This court reviews pure questions of law under a de novo standard of review, without deference to the circuit court concerning the content of any rule of law relevant to this proceeding. Zeitz v. Village of Glenview, 304 Ill. App. 3d 586, 592, 710 N.E.2d 849 (1999). The circuit court's finding of fact, however, is entitled to deference by this court and may be reversed only if it is contrary to the manifest weight of the evidence. Zeitz, 304 Ill. App. 3d at 592. Mixed questions of fact and law, which involve the application of law to a particular set of facts, are subject to review under the clearly erroneous standard, affording the circuit court less deference than for questions of fact. Zeitz, 304 Ill. App. 3d at 592. Under the clearly erroneous standard of review, a finding by the trial court may be reversed only if, after careful examination of the record in light of the applicable rule of law, the reviewing court is left with the "definite and firm conviction" that the finding is in error. AFM Messenger Service, Inc. v. Department of Employment Security, 198 Ill. 2d 380, 395, 763 N.E.2d 272 (2001).
The Department argues in its brief that this court lacks jurisdiction over appeal number 1-01-2861. Without belaboring this point, we agree with the Department because the trial court's original order was not a final judgment under Supreme Court Rule 304 (155 Ill. 2d R. 304). Appeal number 1-01-2861 is therefore dismissed. The Department, however, conceded at oral argument that the trial court's subsequent order incorporating the parties' stipulations was a final judgment as contemplated by Rule 304 (155 Ill. 2d R. 304) and appeal number 1-02-0386 is otherwise identical to appeal number 1-01-2861. This court properly has jurisdiction over appeal number 1-02-0386 and we will address the claims therein.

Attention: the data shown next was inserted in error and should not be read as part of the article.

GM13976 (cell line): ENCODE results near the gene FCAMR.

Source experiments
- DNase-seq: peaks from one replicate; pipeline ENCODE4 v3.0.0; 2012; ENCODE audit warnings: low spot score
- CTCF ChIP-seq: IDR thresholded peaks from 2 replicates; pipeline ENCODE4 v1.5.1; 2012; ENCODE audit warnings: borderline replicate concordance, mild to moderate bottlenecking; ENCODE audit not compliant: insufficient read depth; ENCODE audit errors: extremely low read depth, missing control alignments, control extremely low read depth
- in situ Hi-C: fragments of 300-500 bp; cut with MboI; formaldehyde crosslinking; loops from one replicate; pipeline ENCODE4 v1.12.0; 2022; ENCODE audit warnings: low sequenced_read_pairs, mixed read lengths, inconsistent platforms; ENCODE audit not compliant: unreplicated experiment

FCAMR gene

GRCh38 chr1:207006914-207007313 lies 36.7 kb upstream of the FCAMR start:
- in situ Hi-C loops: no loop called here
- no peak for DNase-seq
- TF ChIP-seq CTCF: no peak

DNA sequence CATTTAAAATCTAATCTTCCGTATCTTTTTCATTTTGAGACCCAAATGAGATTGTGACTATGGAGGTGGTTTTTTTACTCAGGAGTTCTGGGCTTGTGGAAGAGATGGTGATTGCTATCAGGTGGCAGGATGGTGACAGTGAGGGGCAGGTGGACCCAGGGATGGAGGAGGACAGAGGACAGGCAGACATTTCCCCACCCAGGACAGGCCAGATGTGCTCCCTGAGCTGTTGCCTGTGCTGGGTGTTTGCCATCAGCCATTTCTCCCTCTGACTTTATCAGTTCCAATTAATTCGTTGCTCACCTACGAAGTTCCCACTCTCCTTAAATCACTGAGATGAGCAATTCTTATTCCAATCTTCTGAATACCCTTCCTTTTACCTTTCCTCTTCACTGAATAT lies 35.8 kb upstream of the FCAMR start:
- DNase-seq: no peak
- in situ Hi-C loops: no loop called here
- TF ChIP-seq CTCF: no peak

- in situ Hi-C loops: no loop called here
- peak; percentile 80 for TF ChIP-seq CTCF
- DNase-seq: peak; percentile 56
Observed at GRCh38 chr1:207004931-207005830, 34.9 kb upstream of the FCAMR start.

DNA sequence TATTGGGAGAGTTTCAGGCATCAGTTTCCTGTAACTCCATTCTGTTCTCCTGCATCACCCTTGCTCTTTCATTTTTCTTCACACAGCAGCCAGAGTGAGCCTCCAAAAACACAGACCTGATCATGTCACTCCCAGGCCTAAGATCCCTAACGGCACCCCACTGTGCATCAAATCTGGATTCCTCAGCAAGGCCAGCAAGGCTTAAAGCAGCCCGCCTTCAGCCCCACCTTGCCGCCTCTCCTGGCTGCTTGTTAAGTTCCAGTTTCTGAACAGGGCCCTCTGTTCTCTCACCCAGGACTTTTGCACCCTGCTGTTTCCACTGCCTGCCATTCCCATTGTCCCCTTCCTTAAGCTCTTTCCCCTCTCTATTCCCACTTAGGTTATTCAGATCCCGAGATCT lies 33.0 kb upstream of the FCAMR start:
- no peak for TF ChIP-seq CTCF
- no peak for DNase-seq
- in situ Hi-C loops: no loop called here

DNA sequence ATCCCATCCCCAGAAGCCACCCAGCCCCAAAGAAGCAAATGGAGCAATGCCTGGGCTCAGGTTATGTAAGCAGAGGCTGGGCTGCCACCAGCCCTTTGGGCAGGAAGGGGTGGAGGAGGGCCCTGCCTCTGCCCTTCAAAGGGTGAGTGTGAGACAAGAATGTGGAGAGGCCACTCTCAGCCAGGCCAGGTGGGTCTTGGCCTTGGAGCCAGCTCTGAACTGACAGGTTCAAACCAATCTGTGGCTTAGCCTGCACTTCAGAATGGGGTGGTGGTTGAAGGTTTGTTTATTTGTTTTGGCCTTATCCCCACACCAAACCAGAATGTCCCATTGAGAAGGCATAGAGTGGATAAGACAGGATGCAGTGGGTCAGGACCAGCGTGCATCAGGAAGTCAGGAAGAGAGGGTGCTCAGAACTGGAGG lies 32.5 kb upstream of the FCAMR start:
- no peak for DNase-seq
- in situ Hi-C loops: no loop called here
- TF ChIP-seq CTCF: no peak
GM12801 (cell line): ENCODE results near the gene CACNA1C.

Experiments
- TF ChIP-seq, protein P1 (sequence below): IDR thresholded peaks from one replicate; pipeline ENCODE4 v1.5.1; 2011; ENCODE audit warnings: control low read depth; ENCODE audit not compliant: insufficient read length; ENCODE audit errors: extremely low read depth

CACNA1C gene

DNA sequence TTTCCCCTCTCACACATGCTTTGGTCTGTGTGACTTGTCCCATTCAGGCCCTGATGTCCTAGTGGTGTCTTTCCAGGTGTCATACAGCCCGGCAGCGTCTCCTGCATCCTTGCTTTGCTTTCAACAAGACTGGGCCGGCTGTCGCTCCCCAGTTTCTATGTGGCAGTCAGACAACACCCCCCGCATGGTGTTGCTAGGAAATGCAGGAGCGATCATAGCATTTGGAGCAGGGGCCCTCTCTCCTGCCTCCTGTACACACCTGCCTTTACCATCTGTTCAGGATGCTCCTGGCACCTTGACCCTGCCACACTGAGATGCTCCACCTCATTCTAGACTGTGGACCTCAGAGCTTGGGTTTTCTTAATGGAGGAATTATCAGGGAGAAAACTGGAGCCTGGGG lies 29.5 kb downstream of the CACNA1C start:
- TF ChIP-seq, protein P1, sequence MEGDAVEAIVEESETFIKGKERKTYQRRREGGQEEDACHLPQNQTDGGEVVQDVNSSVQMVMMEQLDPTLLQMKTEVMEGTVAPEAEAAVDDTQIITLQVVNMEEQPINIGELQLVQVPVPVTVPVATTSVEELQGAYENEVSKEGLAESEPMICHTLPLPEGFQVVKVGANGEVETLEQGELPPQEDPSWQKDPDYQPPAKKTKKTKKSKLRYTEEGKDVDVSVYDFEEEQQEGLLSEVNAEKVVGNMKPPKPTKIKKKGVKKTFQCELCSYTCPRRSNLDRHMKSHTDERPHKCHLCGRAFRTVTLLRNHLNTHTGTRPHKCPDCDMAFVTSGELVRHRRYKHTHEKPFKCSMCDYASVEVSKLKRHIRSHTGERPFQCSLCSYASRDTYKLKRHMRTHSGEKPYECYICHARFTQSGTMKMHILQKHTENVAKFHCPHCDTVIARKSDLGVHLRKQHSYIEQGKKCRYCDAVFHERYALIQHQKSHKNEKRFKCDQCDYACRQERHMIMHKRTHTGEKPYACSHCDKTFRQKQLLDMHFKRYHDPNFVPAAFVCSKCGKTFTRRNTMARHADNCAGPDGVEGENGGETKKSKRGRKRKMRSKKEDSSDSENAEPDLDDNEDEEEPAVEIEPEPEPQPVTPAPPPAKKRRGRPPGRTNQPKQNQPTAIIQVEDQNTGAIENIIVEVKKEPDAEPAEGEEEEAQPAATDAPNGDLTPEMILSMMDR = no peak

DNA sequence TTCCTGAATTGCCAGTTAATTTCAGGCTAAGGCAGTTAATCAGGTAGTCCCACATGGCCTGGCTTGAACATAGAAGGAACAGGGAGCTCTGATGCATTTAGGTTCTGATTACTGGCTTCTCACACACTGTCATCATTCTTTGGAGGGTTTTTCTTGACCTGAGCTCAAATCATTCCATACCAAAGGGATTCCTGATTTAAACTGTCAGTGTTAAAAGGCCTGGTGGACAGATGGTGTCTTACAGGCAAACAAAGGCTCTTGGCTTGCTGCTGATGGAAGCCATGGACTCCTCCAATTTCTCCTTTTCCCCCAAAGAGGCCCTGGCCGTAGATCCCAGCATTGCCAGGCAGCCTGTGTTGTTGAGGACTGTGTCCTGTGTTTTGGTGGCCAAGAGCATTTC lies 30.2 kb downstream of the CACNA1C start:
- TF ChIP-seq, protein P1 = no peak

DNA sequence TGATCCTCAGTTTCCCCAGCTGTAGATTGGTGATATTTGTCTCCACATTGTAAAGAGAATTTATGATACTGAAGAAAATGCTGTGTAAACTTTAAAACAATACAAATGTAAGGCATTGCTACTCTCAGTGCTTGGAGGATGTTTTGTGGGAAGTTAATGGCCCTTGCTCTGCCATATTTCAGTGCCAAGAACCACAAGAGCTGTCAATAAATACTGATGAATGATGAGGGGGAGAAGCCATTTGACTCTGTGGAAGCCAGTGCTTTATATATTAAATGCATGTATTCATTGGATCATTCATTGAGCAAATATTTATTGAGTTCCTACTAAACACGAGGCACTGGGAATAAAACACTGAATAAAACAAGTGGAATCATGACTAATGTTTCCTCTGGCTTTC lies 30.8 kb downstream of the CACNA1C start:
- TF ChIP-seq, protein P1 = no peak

III. The Bermuda Subsidiaries
Taxpayer contends that the trial court erred as a matter of law in failing to exclude ZDI and ZII from taxpayer's unitary group. It claims that the trial court found that all property owned and leased by ZDI and ZII was located outside the United States and that all compensation paid by ZDI and ZII was paid for services rendered in Bermuda. Based on these findings, taxpayer argues that the trial court was required to exclude the two subsidiaries from the unitary group. Although taxpayer characterizes this issue as a flawed legal conclusion made by the trial court to be reviewed de novo, we view this contention as a factual decision that will be disturbed only if against the manifest weight of the evidence. Zeitz, 304 Ill. App. 3d at 592.
Section 1501(a)(27) of the Act provides, in pertinent part: "The group will not include those members whose business activity outside the United States is 80% or more of any such member's total business activity * * *." 35 ILCS 5/1501(a)(27) (West 2000). After reviewing the record, we are of the view that taxpayer misstates the finding of the trial court. In its order, the trial court never indicated that all payroll was located outside of the United States. Although the court found that Hantelman was an employee and properly included in ZDI's and ZII's payroll in Bermuda and not considered to be within the United States for purposes of section 1501(a)(27) of the Act, commonly referred to as the 80/20 rule, it also determined that other activities related to the functions of ZDI and ZII were conducted within the United States.
For purposes of clarity, we find it appropriate to include a significant portion of the trial court's findings in its written order to show that it did not find, as taxpayer alleges, that all payroll was found to be in Bermuda. The court made the following findings in its order: